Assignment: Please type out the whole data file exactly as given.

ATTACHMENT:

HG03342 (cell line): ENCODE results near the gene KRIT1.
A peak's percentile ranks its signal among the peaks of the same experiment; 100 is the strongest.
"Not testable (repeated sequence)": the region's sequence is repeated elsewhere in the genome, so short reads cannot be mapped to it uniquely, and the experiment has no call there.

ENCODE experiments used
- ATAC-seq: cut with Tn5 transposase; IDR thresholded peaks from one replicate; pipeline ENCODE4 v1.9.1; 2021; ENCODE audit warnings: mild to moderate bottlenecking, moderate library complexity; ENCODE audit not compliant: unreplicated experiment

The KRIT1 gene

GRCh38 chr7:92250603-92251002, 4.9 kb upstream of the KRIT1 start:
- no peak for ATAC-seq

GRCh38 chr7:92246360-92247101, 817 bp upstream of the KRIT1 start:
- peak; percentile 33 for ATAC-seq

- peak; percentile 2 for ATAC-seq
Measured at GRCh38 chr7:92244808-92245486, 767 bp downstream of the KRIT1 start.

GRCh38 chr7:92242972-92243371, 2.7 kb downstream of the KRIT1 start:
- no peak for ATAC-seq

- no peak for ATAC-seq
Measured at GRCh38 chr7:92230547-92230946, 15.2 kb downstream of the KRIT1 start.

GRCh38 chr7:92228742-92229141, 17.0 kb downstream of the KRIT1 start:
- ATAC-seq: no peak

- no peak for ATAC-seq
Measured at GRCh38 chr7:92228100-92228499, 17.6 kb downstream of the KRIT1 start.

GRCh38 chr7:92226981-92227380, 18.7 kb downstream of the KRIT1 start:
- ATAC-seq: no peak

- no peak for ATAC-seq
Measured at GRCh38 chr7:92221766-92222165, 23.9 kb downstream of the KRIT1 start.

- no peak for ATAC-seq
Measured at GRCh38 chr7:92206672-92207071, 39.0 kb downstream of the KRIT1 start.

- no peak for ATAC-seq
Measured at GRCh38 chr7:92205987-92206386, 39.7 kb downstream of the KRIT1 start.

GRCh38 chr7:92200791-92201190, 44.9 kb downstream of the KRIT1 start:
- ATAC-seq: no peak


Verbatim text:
HG03342 (cell line): ENCODE results near the gene KRIT1.
A peak's percentile ranks its signal among the peaks of the same experiment; 100 is the strongest.
"Not testable (repeated sequence)": the region's sequence is repeated elsewhere in the genome, so short reads cannot be mapped to it uniquely, and the experiment has no call there.

ENCODE experiments used
- ATAC-seq: cut with Tn5 transposase; IDR thresholded peaks from one replicate; pipeline ENCODE4 v1.9.1; 2021; ENCODE audit warnings: mild to moderate bottlenecking, moderate library complexity; ENCODE audit not compliant: unreplicated experiment

The KRIT1 gene

GRCh38 chr7:92250603-92251002, 4.9 kb upstream of the KRIT1 start:
- no peak for ATAC-seq

GRCh38 chr7:92246360-92247101, 817 bp upstream of the KRIT1 start:
- peak; percentile 33 for ATAC-seq

- peak; percentile 2 for ATAC-seq
Measured at GRCh38 chr7:92244808-92245486, 767 bp downstream of the KRIT1 start.

GRCh38 chr7:92242972-92243371, 2.7 kb downstream of the KRIT1 start:
- no peak for ATAC-seq

- no peak for ATAC-seq
Measured at GRCh38 chr7:92230547-92230946, 15.2 kb downstream of the KRIT1 start.

GRCh38 chr7:92228742-92229141, 17.0 kb downstream of the KRIT1 start:
- ATAC-seq: no peak

- no peak for ATAC-seq
Measured at GRCh38 chr7:92228100-92228499, 17.6 kb downstream of the KRIT1 start.

GRCh38 chr7:92226981-92227380, 18.7 kb downstream of the KRIT1 start:
- ATAC-seq: no peak

- no peak for ATAC-seq
Measured at GRCh38 chr7:92221766-92222165, 23.9 kb downstream of the KRIT1 start.

- no peak for ATAC-seq
Measured at GRCh38 chr7:92206672-92207071, 39.0 kb downstream of the KRIT1 start.

- no peak for ATAC-seq
Measured at GRCh38 chr7:92205987-92206386, 39.7 kb downstream of the KRIT1 start.

GRCh38 chr7:92200791-92201190, 44.9 kb downstream of the KRIT1 start:
- ATAC-seq: no peak